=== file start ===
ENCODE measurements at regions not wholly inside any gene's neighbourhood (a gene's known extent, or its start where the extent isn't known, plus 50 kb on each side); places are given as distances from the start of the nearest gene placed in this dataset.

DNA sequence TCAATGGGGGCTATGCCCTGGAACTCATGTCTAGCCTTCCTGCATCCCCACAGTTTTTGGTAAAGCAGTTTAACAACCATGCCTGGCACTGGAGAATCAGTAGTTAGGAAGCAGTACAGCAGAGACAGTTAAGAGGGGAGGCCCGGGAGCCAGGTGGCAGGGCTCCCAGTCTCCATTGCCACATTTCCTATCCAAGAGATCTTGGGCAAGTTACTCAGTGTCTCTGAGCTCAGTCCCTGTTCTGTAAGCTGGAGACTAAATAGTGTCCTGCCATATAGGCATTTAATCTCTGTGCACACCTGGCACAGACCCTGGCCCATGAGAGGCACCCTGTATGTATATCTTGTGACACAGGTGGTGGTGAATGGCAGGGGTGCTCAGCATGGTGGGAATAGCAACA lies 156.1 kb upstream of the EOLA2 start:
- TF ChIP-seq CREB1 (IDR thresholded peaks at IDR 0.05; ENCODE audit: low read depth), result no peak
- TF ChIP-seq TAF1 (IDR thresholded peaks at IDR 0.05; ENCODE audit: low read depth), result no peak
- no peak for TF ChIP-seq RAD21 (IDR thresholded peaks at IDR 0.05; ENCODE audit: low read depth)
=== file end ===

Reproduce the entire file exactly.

ENCODE measurements at regions not wholly inside any gene's neighbourhood (a gene's known extent, or its start where the extent isn't known, plus 50 kb on each side); places are given as distances from the start of the nearest gene placed in this dataset.

DNA sequence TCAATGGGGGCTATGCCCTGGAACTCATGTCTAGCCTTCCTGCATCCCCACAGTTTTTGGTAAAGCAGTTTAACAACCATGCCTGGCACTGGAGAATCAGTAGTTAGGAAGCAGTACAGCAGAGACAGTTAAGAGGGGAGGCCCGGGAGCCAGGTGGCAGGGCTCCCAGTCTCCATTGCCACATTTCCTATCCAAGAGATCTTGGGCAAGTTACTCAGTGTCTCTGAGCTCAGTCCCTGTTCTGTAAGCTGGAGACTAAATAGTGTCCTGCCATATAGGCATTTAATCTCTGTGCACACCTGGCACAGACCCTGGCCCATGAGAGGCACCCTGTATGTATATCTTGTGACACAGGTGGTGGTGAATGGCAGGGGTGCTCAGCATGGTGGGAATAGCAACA lies 156.1 kb upstream of the EOLA2 start:
- TF ChIP-seq CREB1 (IDR thresholded peaks at IDR 0.05; ENCODE audit: low read depth), result no peak
- TF ChIP-seq TAF1 (IDR thresholded peaks at IDR 0.05; ENCODE audit: low read depth), result no peak
- no peak for TF ChIP-seq RAD21 (IDR thresholded peaks at IDR 0.05; ENCODE audit: low read depth)